How does a nutritional assessment get incorporated into a pet’s physical exam?


  • For every patient, obtain a nutritional history including activity level, body weight, body condition score (BCS) and muscle condition score (MCS).1-3
  • Perform a physical exam and identify any nutritional risk factors.1-3
  • Nutritional risk factors include: life stage considerations, abnormal BCS or MCS, poor skin or hair coat, systemic or dental disease, a pet that receives more than 10% of his/her total daily caloric intake from treats or table food,  unconventional diet, gastrointestinal upset, and inadequate or inappropriate housing.1
  • If the pet has a normal physical exam and no nutritional risk factors are detected, validate that the client is doing well and provide a specific dietary recommendation.1-3 You might say, “You are doing a great job. Continue feeding (amount of dry and canned food) twice daily and let’s recheck in one year.”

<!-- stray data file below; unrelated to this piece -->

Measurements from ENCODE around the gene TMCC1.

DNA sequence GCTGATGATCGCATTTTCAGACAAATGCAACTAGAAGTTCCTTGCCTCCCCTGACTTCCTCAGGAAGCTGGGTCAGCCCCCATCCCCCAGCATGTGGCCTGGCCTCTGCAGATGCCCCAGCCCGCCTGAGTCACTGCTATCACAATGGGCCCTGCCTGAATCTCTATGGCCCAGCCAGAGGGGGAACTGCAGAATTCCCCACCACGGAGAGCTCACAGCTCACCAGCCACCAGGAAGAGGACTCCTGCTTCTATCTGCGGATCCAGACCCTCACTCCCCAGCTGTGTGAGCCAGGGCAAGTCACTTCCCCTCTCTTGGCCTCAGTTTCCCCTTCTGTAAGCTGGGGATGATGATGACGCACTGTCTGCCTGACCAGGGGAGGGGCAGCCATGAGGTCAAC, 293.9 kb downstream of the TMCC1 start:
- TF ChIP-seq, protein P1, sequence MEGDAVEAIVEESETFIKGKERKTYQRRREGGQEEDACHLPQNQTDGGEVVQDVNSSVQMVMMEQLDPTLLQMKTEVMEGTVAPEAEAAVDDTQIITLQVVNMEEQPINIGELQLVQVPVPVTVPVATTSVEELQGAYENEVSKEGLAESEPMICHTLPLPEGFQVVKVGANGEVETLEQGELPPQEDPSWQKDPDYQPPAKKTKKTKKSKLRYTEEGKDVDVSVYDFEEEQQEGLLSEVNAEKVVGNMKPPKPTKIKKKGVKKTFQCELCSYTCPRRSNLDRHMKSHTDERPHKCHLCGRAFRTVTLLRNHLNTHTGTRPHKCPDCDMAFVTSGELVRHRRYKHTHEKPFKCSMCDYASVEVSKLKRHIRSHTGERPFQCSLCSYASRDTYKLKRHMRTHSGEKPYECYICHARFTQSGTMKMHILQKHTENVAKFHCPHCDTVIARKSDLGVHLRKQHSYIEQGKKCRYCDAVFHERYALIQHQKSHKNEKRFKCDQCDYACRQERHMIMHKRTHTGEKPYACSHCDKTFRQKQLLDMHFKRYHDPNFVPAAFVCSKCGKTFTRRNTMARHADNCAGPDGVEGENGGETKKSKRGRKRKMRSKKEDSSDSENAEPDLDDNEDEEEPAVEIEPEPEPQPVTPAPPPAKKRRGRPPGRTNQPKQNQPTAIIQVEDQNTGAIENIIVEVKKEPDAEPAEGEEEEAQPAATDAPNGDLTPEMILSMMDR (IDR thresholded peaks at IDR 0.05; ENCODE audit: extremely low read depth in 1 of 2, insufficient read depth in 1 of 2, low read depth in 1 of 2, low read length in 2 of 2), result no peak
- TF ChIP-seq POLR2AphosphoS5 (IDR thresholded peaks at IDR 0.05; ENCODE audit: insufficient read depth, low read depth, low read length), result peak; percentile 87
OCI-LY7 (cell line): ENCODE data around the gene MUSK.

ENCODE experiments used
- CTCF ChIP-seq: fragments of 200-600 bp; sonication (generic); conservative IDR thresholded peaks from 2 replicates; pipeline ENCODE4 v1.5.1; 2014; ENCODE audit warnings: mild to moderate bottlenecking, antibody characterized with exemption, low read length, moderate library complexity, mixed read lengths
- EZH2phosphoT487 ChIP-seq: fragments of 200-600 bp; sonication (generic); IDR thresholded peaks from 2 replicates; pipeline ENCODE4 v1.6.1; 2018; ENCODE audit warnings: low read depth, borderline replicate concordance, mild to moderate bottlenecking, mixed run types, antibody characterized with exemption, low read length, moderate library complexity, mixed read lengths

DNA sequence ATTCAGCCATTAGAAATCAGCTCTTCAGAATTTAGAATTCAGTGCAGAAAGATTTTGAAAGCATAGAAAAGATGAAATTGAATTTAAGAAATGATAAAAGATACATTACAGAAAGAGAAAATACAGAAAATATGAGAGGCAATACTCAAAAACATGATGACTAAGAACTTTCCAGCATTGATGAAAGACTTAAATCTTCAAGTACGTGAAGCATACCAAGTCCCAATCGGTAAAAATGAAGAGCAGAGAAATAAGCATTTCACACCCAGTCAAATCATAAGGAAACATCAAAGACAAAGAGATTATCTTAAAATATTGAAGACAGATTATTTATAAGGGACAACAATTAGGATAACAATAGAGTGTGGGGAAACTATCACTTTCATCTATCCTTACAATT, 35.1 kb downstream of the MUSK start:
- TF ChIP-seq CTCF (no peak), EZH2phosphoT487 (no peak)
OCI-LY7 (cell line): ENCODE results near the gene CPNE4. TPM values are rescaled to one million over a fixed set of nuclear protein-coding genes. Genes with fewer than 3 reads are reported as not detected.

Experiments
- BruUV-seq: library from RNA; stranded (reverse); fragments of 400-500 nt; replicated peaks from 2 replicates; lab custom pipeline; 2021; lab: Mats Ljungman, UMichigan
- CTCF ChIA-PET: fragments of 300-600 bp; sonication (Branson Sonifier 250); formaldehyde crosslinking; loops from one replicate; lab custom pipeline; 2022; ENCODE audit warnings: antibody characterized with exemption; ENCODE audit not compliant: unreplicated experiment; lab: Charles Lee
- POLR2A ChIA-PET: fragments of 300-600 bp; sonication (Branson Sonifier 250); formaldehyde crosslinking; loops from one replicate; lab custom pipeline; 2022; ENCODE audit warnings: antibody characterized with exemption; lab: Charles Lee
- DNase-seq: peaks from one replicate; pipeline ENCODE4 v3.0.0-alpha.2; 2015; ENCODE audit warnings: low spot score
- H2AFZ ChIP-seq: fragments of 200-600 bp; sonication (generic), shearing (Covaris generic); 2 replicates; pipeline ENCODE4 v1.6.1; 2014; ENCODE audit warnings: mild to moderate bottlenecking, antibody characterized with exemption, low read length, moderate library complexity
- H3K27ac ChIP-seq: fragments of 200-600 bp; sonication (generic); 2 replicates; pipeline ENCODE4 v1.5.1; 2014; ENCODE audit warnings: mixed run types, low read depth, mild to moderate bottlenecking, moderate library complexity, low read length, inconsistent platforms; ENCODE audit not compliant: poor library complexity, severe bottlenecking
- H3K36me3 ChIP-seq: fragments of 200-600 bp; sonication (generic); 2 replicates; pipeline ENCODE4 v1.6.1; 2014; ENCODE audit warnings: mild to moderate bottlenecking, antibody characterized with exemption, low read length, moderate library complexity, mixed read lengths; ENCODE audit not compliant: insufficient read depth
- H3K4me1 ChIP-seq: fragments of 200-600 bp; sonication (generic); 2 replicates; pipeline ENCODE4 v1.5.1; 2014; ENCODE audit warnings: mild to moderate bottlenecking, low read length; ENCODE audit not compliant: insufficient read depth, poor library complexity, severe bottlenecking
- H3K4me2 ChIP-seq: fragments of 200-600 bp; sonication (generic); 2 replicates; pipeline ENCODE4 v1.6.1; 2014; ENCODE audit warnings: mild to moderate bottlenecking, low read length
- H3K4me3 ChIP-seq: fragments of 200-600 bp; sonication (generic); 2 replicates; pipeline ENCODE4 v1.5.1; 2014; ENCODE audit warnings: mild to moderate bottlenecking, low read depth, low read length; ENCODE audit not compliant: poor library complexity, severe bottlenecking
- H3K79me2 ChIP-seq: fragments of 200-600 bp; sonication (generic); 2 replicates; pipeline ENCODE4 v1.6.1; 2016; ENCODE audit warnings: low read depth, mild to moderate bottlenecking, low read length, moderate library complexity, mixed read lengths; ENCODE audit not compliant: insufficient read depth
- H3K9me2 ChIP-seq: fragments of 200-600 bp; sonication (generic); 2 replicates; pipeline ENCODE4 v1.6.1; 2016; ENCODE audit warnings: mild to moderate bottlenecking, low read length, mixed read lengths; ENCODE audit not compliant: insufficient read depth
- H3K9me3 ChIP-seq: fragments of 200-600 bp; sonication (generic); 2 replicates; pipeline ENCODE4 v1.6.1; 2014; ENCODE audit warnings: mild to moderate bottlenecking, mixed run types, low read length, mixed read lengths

• If a pet has nutrition risk factors or an abnormal physical exam, an extended evaluation should be performed. Based on the evaluation findings, a specific dietary recommendation is made (specific brand, dry/wet form, amount to feed, and monitoring plan).1-3
  • The assessment and recommendation should be recorded in the pet’s medical record at every exam, every visit.2,3
The Science Behind our Recommendations
1. Implementing the guidelines is easy as 1-2-3. Pet Nutrition Alliance Web site. Accessed July 30, 2013. 2. Tips for implementing nutrition as a vital assessment in your practice. Pet Nutrition Alliance Web site. Accessed July 30, 2013. 3. Baldwin K, Bartges J, Buffington T, Freeman L, et al. AAHA nutritional assessment guidelines for dogs and cats. J Am Anim Hosp Assoc. 2010 Jul-Aug; 46(4): 285-96.